With hundreds of vape-related illnesses confirmed by the Center for Disease Control and Prevention this month, Texas Woman’s University students are split on how they are taking the recent updates with the vape-related disease.
Senior medical laboratory technology major Taylor Kennedy started vaping this past summer, but she stopped after she noticed that it was negatively affecting her body.
“I am very aware of my body, and I started to do research when I noticed my asthma was being more and more prevalent,” Kennedy said. “I stopped [vaping] after noticing that my asthma was getting worse, and I started to have to use my inhaler more frequently. I am glad I did with the rising rates of deaths I have been seeing.“
The CDC does not know the specific cause for the lung illnesses, but the organization is working with the Food and Drug Administration and state health departments to record information about recent electronic cigarette products used by patients and test the chemicals in vaping items. As of Sept. 19, there are 530 confirmed cases of lung injury across 38 states and one United States territory. Many of the affected individuals have reported using e-cigarettes containing tetrahydrocannabinol known as THC, the chemical ingredient that responsible for creating a high sensation. Other patients have used products with THC and nicotine.
Currently, the CDC believes the cause of the illness is chemical exposure. Patients have reported experiencing respiratory symptoms including shortness of breath, chest pain and coughing. Other reported symptoms include vomiting, fatigue, fever and abdominal pain.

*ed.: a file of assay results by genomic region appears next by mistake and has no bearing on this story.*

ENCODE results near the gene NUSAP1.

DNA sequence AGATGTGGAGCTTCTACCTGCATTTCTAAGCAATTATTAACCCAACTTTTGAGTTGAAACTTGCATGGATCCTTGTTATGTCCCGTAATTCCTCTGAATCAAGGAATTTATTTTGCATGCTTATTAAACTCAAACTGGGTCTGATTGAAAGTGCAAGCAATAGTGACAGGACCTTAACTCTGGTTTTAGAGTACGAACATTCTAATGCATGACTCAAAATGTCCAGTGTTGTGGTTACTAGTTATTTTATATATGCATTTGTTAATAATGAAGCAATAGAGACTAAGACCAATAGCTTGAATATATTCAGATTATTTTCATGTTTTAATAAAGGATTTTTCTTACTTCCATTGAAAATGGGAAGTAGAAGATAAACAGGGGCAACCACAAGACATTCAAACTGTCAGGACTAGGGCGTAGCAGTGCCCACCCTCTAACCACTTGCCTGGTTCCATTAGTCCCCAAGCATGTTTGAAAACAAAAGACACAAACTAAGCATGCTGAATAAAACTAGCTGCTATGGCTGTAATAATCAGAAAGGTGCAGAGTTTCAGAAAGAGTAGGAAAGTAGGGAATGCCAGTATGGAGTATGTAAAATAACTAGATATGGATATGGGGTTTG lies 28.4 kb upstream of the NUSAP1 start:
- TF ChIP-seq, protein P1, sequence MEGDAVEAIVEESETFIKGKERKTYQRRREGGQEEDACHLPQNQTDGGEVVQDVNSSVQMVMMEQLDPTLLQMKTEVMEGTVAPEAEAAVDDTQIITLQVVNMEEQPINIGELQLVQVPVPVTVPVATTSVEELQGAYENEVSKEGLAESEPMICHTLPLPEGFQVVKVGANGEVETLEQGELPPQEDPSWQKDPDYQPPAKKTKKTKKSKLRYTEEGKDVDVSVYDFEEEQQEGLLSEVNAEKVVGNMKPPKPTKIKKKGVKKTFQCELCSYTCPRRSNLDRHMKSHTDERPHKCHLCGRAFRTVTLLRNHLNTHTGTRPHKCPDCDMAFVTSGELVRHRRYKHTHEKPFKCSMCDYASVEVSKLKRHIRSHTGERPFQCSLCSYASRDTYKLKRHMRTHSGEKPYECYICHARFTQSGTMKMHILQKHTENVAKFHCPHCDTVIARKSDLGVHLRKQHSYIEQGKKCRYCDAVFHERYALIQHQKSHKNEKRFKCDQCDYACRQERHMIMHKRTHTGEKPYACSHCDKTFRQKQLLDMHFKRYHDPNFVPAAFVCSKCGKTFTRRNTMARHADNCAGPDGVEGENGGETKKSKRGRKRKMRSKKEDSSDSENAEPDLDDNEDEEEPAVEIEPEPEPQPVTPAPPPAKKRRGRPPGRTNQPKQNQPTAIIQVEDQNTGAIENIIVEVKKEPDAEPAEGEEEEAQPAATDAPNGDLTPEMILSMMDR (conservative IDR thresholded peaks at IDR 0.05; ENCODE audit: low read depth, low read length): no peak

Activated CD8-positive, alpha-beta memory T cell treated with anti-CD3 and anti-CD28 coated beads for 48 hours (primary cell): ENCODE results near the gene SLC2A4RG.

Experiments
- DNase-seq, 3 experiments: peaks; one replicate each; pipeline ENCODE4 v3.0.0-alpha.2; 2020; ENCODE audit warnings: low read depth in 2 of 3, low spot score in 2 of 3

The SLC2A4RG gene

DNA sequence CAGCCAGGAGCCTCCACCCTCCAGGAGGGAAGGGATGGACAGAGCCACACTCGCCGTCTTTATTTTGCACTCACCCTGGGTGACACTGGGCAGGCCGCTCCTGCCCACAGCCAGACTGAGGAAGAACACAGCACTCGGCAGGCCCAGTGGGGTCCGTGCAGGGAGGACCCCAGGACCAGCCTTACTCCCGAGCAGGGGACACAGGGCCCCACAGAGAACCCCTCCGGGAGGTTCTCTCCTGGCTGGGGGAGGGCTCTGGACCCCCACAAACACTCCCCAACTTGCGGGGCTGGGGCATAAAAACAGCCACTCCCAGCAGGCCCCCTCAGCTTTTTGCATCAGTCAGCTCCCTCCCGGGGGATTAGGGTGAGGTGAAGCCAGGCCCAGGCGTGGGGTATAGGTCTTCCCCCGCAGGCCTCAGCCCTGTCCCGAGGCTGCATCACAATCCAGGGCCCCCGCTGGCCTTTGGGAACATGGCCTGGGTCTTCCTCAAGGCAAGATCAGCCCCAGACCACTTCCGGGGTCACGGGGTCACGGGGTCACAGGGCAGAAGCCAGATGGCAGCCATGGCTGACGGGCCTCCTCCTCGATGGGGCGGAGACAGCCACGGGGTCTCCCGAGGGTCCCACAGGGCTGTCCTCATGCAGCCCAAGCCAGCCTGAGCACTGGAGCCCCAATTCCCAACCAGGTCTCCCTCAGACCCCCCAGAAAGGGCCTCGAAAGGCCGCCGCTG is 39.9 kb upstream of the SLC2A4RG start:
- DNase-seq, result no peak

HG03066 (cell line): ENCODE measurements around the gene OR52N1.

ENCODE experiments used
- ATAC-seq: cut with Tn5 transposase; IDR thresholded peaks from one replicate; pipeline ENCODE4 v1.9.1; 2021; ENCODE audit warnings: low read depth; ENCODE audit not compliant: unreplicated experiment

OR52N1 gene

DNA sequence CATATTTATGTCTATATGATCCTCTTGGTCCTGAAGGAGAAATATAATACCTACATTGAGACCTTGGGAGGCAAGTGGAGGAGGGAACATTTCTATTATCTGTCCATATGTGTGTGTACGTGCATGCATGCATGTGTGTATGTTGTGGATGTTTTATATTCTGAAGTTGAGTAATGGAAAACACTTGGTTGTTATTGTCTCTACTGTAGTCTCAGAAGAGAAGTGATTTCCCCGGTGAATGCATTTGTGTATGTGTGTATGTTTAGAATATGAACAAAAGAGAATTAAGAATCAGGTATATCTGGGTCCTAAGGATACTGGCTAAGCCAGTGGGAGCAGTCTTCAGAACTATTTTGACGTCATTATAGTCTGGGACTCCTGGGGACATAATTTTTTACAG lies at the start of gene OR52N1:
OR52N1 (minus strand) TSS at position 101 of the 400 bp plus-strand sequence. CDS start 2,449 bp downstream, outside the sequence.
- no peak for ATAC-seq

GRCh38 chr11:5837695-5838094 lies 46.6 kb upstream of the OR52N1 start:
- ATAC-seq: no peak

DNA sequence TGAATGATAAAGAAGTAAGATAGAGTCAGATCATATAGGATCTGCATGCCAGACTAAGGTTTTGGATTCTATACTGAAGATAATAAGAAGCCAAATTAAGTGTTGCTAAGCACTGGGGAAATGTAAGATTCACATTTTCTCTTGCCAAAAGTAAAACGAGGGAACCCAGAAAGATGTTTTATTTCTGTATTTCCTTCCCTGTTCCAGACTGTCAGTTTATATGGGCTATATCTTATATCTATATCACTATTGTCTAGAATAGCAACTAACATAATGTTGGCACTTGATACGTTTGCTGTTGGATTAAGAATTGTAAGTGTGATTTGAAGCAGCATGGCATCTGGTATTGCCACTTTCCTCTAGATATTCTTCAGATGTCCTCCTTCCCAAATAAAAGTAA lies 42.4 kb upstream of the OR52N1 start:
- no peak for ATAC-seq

Despite the fact there is not a lot of knowledge on what is causing the vape-related illness, Dr. Constance Menard, the director of Student Health Services, expects that the investigation will affect the future of vape products.
“I anticipate vape products are going to change in the future, and I don’t think anyone can predict exactly how right now, based on current knowledge,” Menard said. “Flavorings are likely to change, and the legal age to buy tobacco products will change in many states, as it recently did in Texas with legal age increased from 18 to 21- except for members of the state or US military where it remains 18- are some examples.”
Senior psychology major Amanda Wicker has the opposite view. Wicker did hear about the vape-related illness, but said she tries to ignore it. Wicker started vaping three years ago after a friend suggested that it might help her feel less stressed.
“I basically use it when I’m really stressed,” Wicker said. “When stuff with my family, school or work start piling up, that is when I start using it more. I have friends who do vape, so when I’m around them, I use it more. It’s more social. “
Menard recommends TWU students follow the CDC recommendations, which include refraining from using vape products.
“All [of the CDC’s recommendations} are important, but I’d like to highlight not buying products off the street or modifying products for uses or substances not intended by the manufacturer,” Menard said.
Plamedie Ifasso can be reached via email at firstname.lastname@example.org.